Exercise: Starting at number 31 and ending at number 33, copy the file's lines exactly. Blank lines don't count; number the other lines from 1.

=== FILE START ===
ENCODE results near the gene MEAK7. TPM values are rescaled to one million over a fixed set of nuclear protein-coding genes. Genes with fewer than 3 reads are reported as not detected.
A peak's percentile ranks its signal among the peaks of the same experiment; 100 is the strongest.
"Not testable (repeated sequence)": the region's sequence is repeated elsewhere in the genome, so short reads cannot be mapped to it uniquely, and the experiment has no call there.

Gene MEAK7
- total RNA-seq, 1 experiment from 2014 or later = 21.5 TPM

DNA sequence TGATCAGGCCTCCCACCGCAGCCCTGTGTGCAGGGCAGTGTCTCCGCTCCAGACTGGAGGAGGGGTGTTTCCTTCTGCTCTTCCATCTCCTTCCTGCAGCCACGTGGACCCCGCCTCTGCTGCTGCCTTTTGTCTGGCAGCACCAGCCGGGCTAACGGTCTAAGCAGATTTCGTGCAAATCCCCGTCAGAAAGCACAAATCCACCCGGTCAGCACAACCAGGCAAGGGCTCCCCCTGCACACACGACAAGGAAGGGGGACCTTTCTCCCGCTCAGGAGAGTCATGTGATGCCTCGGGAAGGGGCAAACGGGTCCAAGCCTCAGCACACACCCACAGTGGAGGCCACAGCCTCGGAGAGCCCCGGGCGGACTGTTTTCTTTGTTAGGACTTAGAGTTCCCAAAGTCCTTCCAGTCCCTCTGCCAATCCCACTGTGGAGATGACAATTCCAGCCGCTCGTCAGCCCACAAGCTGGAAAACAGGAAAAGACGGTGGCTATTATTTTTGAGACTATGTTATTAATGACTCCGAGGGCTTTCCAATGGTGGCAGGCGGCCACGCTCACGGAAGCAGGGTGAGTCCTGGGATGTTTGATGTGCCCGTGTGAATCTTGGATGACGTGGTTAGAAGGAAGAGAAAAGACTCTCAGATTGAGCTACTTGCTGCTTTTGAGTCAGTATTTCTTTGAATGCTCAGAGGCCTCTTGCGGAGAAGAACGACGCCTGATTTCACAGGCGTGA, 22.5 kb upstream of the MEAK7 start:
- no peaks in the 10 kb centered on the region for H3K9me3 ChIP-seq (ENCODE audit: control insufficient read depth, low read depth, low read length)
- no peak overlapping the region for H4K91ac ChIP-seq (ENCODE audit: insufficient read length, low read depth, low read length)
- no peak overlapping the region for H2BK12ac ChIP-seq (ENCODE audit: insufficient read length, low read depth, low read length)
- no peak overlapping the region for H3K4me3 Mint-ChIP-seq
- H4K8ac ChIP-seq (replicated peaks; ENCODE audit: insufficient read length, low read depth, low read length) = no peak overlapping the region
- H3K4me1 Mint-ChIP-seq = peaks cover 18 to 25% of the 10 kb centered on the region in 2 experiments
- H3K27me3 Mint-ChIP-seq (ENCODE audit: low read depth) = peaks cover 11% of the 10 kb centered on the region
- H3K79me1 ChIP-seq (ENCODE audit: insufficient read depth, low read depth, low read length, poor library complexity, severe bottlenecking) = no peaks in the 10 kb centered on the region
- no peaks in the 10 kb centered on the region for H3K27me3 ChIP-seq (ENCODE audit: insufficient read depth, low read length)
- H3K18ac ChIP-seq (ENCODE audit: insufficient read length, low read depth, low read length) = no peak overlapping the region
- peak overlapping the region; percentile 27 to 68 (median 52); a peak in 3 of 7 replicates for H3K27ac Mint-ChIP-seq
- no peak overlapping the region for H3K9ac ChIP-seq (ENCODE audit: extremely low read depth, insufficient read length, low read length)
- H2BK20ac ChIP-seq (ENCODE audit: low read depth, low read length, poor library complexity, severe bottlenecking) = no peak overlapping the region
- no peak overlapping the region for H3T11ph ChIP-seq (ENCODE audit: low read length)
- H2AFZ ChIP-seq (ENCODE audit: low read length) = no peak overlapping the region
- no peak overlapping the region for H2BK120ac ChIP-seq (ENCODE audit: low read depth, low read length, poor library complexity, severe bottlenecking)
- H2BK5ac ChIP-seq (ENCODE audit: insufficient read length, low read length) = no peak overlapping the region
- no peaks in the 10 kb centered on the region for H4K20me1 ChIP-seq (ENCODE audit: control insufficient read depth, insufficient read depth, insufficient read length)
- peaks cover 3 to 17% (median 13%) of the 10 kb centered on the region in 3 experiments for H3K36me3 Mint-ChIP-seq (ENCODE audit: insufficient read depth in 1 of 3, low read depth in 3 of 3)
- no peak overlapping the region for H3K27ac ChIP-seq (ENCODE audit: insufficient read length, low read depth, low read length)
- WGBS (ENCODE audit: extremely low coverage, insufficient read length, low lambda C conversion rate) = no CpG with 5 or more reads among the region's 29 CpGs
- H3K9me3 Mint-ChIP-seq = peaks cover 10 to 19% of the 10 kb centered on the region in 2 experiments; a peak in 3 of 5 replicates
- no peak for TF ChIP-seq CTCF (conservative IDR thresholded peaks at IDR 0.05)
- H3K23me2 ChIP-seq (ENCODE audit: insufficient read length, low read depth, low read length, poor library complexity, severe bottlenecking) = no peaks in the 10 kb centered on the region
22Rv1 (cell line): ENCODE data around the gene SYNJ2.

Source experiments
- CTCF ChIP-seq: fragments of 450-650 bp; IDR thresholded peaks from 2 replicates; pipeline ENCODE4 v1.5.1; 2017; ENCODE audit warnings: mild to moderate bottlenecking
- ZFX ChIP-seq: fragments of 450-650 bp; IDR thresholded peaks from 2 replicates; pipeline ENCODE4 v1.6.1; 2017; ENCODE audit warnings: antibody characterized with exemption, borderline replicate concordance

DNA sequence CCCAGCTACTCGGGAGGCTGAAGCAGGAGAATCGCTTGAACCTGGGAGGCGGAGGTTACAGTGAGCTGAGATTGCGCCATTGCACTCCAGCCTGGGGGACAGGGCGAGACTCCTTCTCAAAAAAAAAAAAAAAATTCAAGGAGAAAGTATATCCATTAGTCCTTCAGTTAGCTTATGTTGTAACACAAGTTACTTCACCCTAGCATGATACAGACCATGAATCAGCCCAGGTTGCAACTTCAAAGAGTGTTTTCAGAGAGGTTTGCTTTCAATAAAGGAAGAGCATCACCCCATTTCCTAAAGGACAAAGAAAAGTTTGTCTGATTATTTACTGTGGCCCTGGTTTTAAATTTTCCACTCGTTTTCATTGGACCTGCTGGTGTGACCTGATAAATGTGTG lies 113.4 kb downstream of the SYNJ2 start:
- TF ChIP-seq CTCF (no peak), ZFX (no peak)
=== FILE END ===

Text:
22Rv1 (cell line): ENCODE data around the gene SYNJ2.

Source experiments
- CTCF ChIP-seq: fragments of 450-650 bp; IDR thresholded peaks from 2 replicates; pipeline ENCODE4 v1.5.1; 2017; ENCODE audit warnings: mild to moderate bottlenecking